Sources close to Zen International are apparently pleasantly surprised by the announcement from Britains largest mortgage lender, Lloyds Banking Group, that it will return to profit this year.
The bank said impaired loans, which grew 61pc in 2009 and were primarily responsible for its losses, have been lower than expected so far during 2010. Consequently, the bank will be profitable on an overall basis in 2010.
The announcement sent shares in Lloyds up 8pc in early trading and this had the knock-on effect of boosting the rest of the banking sector.
Zen International said that when the lender reported 2009 results in late February, bad loans on HBOS assets had jumped nearly £10bn to £24bn.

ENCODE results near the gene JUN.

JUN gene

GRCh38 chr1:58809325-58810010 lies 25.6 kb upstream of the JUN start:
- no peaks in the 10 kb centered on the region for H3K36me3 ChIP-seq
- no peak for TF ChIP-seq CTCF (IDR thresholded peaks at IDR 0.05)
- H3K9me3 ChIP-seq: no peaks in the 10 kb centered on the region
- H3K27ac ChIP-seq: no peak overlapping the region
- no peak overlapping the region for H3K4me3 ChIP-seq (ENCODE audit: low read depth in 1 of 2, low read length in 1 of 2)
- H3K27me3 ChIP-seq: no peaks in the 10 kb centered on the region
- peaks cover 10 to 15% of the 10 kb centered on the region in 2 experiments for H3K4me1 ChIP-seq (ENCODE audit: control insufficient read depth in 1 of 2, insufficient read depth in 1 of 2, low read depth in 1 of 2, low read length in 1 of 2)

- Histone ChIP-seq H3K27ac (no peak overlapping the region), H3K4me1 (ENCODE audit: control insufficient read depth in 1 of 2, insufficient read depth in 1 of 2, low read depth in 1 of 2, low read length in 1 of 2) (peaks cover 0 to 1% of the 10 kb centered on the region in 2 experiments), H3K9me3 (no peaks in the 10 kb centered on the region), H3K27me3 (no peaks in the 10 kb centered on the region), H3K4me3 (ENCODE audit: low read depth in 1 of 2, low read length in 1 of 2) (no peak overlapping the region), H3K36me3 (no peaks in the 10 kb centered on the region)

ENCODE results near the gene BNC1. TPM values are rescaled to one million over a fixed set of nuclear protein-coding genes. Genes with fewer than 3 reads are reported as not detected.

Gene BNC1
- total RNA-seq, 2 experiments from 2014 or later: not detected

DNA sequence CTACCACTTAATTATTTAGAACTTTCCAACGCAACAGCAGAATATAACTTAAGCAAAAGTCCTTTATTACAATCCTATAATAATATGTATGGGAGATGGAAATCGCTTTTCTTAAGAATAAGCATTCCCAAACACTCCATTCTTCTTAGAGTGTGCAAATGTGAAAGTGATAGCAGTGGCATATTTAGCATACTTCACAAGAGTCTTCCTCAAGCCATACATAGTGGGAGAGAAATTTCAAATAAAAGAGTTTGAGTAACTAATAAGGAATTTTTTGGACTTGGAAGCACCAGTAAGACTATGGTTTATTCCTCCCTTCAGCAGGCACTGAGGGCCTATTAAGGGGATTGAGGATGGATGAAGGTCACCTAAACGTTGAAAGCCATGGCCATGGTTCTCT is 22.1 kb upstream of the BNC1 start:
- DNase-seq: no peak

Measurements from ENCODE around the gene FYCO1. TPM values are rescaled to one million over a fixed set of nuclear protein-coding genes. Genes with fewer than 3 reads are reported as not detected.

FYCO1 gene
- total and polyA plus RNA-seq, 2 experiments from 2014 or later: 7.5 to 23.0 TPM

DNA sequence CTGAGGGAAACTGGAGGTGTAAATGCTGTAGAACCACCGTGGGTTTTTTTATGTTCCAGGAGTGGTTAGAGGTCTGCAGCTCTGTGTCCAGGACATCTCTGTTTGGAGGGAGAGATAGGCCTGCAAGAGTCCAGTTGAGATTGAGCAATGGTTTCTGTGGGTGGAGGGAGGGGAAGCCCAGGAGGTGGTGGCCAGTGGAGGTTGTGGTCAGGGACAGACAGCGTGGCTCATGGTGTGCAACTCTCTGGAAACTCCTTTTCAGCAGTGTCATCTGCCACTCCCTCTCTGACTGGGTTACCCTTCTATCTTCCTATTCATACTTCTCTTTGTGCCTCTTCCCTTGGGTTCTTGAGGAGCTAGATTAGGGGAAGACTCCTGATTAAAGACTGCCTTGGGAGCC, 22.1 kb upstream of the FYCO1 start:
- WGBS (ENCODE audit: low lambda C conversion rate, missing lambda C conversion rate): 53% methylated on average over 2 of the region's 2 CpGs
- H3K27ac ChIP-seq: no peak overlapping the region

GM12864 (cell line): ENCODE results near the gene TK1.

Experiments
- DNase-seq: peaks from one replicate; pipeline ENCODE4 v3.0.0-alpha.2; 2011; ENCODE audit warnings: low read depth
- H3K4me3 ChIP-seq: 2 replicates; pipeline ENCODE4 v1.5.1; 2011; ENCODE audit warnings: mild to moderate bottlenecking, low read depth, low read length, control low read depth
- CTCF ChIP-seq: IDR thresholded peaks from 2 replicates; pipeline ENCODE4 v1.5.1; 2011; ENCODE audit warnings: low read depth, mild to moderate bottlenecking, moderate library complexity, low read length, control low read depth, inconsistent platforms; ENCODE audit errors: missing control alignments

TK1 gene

Lloyds was strong armed into rescuing HBOS at the zenith of the banking crisis in October 2008 in a move that forced the then far healthier Lloyds TSB to turn to the taxpayer for crisis funding.
Up until that point, Lloyds had far less exposure to the collateralized debt obligations (CDO) assets that initially caused the credit crunch said one of the Zen International sources.
Lloyds said costs had declined in the first 10 weeks of last year. The bank revealed big savings through the integration of its information technology systems and the culling of some 10,000 jobs.
The lender, 41pc owned by the British taxpayer, said in its update that it had performed strongly in the first 10 weeks, with a good income growth.
Zen International said that clients should not be looking to acquire stocks in Lloyds at this time citing the fact that, with interest rate increases in the offing, a rise in mortgage delinquencies would be inevitable.